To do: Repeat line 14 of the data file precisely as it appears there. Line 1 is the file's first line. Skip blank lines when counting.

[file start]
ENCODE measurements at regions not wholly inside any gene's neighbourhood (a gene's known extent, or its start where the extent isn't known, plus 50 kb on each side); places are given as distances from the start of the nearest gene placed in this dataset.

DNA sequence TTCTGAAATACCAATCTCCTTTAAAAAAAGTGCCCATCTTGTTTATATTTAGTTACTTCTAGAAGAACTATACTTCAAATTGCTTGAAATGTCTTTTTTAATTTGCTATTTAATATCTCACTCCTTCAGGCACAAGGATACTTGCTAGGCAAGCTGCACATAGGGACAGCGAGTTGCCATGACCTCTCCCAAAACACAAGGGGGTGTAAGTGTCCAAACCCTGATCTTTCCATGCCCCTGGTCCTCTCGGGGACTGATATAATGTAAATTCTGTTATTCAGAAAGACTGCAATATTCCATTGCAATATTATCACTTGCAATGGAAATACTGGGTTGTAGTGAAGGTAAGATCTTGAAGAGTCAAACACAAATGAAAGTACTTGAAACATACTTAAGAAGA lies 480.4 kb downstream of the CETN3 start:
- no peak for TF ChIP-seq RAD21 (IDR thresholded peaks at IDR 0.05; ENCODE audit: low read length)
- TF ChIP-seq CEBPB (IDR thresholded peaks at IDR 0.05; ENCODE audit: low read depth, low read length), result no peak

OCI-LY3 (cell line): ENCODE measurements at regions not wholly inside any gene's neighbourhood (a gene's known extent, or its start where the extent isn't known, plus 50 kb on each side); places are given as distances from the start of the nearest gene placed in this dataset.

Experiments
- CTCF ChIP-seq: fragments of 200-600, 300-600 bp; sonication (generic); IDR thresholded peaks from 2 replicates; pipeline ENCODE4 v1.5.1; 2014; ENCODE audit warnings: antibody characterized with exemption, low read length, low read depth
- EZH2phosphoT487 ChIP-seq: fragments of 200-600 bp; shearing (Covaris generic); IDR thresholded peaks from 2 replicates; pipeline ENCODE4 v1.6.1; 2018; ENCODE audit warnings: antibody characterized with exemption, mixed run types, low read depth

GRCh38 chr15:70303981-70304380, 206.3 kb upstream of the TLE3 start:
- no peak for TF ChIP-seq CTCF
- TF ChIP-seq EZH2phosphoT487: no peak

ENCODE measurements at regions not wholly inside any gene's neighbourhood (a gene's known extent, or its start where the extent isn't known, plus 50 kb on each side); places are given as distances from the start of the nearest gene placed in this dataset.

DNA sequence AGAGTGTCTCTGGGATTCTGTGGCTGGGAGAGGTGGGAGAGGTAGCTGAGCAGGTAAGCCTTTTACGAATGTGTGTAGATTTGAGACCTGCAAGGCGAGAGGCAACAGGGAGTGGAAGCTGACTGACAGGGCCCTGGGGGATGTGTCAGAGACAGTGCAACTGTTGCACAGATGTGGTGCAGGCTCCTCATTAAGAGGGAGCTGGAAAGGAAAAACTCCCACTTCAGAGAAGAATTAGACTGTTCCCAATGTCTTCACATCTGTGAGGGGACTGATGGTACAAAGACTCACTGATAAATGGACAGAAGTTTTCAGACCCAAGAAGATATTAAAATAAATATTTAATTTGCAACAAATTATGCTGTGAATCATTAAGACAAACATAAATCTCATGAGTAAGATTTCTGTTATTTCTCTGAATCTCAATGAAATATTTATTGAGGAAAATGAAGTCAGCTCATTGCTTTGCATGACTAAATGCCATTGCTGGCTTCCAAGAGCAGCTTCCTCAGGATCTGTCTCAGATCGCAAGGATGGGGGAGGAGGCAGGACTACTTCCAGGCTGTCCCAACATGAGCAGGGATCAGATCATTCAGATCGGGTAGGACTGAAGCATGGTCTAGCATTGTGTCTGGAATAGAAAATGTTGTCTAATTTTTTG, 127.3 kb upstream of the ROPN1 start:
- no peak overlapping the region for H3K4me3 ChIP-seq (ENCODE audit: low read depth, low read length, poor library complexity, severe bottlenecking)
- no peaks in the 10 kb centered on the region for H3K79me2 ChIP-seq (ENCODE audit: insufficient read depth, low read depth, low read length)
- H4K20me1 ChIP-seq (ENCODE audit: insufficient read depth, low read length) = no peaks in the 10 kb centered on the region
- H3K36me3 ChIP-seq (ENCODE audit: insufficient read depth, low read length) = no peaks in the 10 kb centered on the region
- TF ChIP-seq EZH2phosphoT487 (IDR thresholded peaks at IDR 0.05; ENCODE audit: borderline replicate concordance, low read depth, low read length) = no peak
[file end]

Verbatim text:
- no peak overlapping the region for H3K4me3 ChIP-seq (ENCODE audit: low read depth, low read length, poor library complexity, severe bottlenecking)